All-teacher email messages can be a funny thing. Sometimes they’re very positive and encouraging in nature (“Hey, did anyone catch the play this weekend? Good job everyone involved!”), and other times, like today, they take on sharper tones. I’d be lying if I said I never got sucked into it, but today I sat on my hands while people argued about our school’s new cellphone/”electronic entertainment device” policy.
Our new policy (in a nutshell) allows for the use of iPods & mobile phones at lunch and in the hallways between classes, but not during class (current policy is no use at all, anywhere during school day). Consequences escalate with each subsequent infraction, but all involve confiscation of the device. This policy will be piloted during the 4th quarter of this school year and evaluated over the summer.
The email that kicked it all off challenged proponents of the new policy to defend it. From there, the emails came thick and fast. By and large, responses revolved around one of these themes:
- FINALLY we’re allowed to confiscate phones – what took so long?!
- We’re too soft on these kids
- Why don’t we just jam the cell signals?
- They banned them in NYC; why can’t we ban them here?
- If you didn’t sit on the committee, you have no right to complain (not explicitly stated, but implied)
To my dismay, nobody actually used the phrases “In my day” or “When I was their age”, but the pseudo-rant that I can only hope was a poorly written attempt at satire more than made up for it in the “missing the point” department. Also to my dismay, not a single response dealt with the possibility of using mobile phones in a classroom context. I was getting frustrated reading these responses, and decided to craft my own. After a quick Twitter shout-out for some links to add to my existing collection, I wrote the following:
Amid the talk of mobile phones at school, I’d like to highlight the part of the policy that allows for teacher discretion of use in class (…they’re to be turned off “unless approved by the staff member in charge.”).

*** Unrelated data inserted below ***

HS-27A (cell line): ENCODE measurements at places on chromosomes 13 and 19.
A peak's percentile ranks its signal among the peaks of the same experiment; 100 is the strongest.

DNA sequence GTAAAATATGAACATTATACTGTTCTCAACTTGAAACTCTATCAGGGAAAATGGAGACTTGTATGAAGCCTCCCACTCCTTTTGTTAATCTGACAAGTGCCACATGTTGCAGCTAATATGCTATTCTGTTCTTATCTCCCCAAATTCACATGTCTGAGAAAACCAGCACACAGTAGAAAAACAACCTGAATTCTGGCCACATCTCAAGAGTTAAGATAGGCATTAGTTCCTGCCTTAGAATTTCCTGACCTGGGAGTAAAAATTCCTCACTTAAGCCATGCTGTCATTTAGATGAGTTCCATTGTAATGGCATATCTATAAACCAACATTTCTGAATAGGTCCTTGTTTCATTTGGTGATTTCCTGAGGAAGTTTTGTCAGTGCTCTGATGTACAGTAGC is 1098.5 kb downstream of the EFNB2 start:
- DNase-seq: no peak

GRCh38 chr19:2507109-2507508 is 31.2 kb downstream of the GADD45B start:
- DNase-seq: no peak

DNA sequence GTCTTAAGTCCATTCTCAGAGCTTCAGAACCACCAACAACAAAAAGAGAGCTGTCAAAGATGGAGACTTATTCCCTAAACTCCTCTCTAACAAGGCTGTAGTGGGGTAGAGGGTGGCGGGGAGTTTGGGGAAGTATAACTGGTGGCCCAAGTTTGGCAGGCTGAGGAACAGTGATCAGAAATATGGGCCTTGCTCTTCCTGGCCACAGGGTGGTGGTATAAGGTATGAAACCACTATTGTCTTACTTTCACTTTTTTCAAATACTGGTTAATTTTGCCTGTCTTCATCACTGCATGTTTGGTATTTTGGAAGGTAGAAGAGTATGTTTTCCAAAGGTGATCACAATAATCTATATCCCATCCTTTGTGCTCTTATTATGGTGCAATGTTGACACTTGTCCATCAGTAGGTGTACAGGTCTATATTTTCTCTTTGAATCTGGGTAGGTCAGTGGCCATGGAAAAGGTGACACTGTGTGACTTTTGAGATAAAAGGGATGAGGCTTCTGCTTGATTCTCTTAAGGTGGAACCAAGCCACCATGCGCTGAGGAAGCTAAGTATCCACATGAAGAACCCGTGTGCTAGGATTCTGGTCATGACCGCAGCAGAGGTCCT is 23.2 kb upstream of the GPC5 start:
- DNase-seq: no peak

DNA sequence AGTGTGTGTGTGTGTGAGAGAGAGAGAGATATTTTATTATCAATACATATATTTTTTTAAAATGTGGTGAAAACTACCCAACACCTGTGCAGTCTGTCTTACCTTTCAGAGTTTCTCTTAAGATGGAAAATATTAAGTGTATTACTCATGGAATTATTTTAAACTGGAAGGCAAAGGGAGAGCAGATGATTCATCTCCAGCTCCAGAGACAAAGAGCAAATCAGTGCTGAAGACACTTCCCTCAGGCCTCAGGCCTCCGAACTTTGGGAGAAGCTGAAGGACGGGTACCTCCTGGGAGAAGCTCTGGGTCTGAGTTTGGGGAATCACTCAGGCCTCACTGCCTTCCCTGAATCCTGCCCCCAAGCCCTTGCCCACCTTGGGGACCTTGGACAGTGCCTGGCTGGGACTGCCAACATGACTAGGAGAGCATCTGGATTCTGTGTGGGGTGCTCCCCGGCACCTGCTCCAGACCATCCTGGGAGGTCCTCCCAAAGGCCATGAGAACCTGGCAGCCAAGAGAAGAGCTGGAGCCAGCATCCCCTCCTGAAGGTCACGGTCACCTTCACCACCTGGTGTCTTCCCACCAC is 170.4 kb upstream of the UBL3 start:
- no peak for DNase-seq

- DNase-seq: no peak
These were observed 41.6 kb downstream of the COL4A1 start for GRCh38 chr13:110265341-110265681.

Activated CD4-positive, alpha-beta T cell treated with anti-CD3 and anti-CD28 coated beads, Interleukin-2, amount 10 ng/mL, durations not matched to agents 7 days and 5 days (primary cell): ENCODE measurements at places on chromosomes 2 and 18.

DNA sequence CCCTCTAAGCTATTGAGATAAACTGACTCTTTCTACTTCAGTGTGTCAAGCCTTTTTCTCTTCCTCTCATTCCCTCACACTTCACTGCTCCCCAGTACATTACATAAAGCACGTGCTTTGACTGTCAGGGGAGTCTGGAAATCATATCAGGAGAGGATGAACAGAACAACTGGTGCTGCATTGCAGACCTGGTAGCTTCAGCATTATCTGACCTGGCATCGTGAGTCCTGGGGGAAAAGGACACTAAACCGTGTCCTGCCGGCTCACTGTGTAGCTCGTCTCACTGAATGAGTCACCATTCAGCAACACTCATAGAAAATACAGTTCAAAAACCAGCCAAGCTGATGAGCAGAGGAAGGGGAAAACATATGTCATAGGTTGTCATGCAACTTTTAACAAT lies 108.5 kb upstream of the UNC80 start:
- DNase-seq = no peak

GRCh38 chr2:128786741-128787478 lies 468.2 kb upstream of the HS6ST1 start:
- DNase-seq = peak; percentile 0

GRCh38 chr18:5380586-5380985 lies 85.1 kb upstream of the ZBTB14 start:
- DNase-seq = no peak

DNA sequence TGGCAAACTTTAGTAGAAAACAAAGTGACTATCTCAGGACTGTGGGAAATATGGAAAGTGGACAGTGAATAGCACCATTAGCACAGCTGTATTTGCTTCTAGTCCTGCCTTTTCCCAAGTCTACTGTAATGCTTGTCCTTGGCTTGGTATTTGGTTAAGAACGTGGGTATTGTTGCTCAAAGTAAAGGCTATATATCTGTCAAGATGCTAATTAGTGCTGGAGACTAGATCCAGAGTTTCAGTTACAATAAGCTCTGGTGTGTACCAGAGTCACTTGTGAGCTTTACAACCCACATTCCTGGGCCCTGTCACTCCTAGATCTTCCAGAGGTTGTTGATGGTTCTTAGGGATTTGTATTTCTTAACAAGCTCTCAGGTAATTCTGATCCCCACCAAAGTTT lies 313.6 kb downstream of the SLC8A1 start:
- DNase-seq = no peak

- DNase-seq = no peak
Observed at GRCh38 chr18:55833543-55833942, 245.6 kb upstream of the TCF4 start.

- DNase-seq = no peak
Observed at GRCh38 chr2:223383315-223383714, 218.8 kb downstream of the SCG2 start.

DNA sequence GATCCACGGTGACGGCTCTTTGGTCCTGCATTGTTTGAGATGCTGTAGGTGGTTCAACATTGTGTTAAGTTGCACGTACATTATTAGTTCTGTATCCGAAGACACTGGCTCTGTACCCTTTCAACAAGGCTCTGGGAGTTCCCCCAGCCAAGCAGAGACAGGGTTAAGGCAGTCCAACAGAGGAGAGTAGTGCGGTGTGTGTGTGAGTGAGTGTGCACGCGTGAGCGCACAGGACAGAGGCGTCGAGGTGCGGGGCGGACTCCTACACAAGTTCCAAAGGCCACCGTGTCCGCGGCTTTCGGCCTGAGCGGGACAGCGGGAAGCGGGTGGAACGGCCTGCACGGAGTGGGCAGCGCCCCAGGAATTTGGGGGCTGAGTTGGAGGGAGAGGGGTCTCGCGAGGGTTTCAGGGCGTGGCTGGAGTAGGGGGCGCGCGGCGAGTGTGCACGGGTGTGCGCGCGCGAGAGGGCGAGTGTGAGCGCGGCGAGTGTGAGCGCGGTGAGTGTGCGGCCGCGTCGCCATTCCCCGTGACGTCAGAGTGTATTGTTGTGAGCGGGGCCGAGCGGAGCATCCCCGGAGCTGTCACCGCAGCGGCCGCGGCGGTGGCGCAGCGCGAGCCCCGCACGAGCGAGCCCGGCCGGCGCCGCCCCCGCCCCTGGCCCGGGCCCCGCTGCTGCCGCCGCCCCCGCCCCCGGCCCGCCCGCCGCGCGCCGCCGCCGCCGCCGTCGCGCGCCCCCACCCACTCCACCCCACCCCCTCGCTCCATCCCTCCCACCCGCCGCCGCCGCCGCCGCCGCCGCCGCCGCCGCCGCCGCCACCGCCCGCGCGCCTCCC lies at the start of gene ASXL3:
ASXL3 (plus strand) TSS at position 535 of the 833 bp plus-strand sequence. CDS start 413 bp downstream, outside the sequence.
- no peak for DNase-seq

Some of the links below go to discussions and presentations on the emerging use of mobile phone technology in education, and others are to specific applications that can either be infused into the curriculum or used as organizational aids; the latter use might be particularly useful for our students with learning disabilities and the oft-attendant organizational issues (I use Jott and GoPingMe all the time).
This, like other technologies, is simply another tool for which we have an opportunity to explore and model not only appropriate use, but also potential pedagogical benefits.
http://www.edutechie.com/2007/06/8-ways-to-use-camera-phones-in-education/ http://www.slideshare.net/satonner/mobile-phones-in-education-constructive-not-deconstructive-124979/ http://www.math4mobile.com/index.html
My email was followed about an hour later by one from the head of the committee that developed this policy. She provided some links to old favorites of the edublogosphere like Did You Know? 2.0 and A Vision of Students Today, as well as some other stuff based on Prensky, Gardner, et al. Nothing new to most people reading this blog, but potentially (I hope) discussion-starting for my faculty.
My biggest beef with this policy is the confiscation; I don’t like it at all, but I guess I have to live with it, at least for a few months. While not perfect, I think it is FAR preferable to dropping the ban-hammer on 3,200 students (good luck enforcing that, by the way) or mandating a multiple-day suspension for multiple infractions (as appeared in the original draft, since removed).
I’ll be following the grapevine at school with great interest between now and June, and looking forward to the committee’s post-trial evaluation report.